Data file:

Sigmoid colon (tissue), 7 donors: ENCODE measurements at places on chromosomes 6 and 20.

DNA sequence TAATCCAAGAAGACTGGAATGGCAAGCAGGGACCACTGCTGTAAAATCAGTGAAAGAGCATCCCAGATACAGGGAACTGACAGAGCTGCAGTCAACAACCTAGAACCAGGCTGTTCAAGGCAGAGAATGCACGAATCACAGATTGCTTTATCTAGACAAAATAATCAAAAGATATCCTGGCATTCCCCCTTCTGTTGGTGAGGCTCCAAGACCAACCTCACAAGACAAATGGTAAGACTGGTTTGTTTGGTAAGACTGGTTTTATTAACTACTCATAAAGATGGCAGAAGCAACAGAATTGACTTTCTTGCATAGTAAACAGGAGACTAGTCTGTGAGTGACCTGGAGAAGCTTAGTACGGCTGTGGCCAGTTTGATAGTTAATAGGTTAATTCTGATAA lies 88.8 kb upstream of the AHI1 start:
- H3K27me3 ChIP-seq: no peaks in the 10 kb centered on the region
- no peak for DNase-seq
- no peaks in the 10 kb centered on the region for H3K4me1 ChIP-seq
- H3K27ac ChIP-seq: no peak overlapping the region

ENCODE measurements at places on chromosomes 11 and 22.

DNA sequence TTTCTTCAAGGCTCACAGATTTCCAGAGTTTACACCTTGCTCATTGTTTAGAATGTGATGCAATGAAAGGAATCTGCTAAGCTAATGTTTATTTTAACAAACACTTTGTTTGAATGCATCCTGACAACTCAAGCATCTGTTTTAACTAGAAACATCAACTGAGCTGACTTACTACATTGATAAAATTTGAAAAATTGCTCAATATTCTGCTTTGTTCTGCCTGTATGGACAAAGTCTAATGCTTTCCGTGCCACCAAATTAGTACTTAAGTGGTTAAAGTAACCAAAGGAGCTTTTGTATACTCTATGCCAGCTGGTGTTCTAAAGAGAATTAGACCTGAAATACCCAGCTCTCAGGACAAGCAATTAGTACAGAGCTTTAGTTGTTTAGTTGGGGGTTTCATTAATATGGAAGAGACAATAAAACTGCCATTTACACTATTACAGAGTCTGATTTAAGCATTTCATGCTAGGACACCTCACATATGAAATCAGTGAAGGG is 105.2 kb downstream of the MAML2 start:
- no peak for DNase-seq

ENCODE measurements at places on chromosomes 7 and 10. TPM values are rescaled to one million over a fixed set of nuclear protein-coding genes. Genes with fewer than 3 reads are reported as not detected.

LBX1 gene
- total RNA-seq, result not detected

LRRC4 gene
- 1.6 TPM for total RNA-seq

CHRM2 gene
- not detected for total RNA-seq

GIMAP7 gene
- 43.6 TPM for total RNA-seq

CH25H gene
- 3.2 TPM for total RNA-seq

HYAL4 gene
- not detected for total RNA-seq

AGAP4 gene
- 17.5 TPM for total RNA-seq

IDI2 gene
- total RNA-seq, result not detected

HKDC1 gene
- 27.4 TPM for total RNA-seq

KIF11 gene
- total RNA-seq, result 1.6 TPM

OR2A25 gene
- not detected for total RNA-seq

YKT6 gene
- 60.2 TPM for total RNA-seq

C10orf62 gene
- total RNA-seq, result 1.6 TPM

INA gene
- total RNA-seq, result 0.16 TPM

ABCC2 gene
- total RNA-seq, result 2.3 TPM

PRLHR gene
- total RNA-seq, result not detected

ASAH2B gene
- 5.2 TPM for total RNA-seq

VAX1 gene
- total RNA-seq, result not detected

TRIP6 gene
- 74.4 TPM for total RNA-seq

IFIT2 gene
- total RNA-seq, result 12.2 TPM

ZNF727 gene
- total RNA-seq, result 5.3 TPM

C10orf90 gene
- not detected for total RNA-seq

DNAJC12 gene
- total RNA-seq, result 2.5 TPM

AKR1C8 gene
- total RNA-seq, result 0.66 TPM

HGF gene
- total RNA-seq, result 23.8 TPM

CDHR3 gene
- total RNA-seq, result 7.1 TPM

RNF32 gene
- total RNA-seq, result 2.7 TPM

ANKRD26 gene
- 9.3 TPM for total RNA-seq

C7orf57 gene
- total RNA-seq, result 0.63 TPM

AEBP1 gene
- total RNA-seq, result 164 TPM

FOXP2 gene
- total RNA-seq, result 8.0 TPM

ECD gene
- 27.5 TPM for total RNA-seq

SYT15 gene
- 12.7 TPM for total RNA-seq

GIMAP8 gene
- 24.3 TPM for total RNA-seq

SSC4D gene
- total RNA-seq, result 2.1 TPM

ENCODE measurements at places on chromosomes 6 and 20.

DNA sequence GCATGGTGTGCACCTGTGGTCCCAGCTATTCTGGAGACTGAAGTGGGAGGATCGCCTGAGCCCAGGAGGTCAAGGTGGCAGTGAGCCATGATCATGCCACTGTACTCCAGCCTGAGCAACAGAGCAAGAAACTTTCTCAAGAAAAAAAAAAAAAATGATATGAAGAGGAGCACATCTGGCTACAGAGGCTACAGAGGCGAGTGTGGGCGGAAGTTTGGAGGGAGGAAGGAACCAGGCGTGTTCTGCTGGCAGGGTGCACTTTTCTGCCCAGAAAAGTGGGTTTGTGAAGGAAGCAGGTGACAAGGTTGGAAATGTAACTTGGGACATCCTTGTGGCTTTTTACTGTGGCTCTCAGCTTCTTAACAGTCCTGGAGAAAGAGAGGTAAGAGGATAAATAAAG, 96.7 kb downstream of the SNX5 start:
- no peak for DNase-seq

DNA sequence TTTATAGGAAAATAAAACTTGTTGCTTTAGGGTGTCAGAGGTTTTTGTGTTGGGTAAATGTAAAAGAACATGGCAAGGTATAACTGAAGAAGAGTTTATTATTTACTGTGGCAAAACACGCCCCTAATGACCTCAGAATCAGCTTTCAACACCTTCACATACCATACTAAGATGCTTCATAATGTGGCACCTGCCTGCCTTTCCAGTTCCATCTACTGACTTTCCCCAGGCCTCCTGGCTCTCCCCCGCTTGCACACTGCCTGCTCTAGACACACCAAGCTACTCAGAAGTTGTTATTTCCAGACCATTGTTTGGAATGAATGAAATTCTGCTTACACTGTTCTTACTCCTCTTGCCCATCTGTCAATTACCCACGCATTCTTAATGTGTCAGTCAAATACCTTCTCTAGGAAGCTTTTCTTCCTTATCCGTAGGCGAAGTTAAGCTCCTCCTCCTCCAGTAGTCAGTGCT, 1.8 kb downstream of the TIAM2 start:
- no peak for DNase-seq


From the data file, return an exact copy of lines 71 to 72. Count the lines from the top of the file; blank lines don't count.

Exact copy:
FOXP2 gene
- total RNA-seq, result 8.0 TPM